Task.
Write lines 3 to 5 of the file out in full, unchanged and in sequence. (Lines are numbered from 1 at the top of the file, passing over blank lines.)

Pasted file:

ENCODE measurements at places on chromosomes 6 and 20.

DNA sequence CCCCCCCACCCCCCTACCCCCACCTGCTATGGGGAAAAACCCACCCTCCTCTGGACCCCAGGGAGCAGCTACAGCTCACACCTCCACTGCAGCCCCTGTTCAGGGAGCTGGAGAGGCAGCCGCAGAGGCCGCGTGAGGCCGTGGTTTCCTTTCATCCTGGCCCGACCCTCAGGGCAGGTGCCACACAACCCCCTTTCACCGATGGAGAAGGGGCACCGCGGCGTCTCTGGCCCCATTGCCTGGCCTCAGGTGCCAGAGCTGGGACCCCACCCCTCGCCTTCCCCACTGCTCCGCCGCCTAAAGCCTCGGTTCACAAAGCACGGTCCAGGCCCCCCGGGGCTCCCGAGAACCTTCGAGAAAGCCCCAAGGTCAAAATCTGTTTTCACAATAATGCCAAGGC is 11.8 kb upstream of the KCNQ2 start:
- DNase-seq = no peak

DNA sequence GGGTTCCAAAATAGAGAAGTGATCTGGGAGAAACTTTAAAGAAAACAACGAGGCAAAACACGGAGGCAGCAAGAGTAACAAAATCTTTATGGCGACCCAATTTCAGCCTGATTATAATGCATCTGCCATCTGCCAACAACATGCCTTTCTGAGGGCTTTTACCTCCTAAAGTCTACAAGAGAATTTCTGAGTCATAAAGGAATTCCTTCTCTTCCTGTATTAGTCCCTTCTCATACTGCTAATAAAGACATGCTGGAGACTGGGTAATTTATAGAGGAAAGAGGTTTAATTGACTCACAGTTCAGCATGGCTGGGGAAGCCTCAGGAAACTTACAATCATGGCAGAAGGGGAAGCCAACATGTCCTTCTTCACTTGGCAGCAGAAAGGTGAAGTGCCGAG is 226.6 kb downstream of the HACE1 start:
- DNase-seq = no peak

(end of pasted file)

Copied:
- DNase-seq = no peak

DNA sequence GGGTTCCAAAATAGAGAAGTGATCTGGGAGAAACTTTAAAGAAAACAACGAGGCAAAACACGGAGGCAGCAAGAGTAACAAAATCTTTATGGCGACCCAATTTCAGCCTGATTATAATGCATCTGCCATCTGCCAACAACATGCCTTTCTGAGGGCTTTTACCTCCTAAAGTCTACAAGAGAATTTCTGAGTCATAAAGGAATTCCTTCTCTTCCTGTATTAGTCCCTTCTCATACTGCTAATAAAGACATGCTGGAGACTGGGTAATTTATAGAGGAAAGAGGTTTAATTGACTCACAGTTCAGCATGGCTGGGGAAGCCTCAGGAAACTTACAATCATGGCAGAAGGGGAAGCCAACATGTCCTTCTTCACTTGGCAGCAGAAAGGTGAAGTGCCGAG is 226.6 kb downstream of the HACE1 start:
- DNase-seq = no peak